Romania probes hundreds of books written by prisoners

BUCHAREST, Romania (AP) — Romania’s crackdown on corruption and fraud in recent years has created a sudden and unexpected literary boom, as prisoners publish hundreds of non-fiction books on subjects as varied as soccer, real estate, God and gemstones.

It’s quite a feat for inmates with no access to books or the Internet, often without tables in their cells. Reports that one book, of 212 pages, was written in seven hours, has only increased suspicions that the improbable treatises are often ghost-written or plagiarized.

Under Romanian law, prisoners can have their sentences reduced by 30 days for every “scientific work” they publish, subject to a judge’s decision on whether the book merits it. Prisoners pay publishing houses to print their works — though they won’t be found in any bookshop.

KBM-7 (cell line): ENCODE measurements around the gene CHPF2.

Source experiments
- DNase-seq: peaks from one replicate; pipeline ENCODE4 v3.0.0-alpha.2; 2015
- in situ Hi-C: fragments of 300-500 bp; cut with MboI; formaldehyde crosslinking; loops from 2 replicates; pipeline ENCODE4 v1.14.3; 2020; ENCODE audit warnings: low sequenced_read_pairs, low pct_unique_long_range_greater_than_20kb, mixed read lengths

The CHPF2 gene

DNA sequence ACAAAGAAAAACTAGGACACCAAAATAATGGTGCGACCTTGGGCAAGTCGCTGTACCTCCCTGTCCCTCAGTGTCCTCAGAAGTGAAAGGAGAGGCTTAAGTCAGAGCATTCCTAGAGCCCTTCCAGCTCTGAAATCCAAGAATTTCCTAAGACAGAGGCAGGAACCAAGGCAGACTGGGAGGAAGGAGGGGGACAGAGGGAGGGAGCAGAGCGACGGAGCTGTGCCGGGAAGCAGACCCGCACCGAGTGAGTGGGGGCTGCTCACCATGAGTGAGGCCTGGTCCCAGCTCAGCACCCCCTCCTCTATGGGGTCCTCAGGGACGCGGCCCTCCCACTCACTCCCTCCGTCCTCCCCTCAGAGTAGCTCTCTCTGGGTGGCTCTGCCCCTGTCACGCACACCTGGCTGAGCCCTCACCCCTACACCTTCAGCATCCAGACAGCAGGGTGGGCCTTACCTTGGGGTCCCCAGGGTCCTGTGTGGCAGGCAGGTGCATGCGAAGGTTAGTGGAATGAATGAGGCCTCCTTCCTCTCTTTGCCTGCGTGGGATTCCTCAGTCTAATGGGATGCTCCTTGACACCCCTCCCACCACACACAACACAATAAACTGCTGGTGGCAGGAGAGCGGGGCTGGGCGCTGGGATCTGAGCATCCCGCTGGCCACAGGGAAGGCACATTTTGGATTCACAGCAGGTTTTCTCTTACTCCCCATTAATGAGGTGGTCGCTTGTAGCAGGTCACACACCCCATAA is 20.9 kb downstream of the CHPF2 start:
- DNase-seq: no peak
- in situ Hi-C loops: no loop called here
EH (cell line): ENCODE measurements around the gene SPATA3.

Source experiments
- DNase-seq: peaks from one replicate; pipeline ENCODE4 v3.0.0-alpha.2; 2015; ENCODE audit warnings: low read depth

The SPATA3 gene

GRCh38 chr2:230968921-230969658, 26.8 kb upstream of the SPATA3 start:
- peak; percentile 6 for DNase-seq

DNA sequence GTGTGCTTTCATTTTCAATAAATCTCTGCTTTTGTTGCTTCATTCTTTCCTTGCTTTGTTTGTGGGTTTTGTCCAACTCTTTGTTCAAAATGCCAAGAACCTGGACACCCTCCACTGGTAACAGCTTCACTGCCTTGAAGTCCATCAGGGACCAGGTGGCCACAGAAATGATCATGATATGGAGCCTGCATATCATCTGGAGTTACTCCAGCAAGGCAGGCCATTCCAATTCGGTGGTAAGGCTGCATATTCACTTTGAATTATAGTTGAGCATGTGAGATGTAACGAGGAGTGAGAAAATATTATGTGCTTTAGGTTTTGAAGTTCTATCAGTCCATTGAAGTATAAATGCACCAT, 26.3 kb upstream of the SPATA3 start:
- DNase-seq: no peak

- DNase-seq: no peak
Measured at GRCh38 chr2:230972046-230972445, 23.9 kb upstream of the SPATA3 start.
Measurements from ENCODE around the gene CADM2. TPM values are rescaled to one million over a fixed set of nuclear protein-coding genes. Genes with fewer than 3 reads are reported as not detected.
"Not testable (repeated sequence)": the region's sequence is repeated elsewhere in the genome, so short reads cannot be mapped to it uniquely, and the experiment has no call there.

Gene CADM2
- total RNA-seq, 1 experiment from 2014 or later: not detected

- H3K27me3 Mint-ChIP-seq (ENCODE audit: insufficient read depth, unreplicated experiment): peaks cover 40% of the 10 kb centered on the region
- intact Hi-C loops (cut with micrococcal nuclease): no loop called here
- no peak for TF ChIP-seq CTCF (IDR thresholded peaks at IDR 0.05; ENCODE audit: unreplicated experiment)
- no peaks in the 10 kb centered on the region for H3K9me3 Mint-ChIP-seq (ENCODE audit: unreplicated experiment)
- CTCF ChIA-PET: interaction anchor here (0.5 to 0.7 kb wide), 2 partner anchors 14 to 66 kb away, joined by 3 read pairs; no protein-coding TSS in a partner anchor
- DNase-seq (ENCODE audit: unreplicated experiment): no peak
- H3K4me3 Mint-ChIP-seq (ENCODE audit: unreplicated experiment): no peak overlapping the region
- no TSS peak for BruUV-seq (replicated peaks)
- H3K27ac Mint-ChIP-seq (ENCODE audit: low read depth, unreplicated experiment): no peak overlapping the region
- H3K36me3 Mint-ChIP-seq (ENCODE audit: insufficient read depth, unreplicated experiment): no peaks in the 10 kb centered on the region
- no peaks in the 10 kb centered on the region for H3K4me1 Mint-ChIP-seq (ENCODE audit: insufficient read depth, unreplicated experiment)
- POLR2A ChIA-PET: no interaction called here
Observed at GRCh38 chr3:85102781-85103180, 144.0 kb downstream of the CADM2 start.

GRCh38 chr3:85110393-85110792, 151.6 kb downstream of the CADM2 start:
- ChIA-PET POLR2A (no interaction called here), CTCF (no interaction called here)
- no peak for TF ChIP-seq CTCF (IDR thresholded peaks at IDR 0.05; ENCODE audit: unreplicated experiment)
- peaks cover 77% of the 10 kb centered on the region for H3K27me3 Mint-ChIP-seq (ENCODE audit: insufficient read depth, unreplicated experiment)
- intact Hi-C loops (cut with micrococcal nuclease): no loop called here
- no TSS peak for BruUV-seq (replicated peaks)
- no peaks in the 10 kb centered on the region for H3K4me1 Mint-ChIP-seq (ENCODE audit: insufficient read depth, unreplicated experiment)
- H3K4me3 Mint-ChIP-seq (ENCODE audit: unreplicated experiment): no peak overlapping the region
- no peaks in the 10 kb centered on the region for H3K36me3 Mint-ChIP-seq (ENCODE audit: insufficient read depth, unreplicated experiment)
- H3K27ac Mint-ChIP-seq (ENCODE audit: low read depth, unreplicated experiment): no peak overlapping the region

The law dates from the communist era and was aimed at imprisoned intellectuals who were not suitable for manual labor. Skilled manual workers are able to work to reduce their sentences.

Until recently only a handful of such books were published, but in 2014 that rose to 90 — and in 2015 it spiraled to 340.

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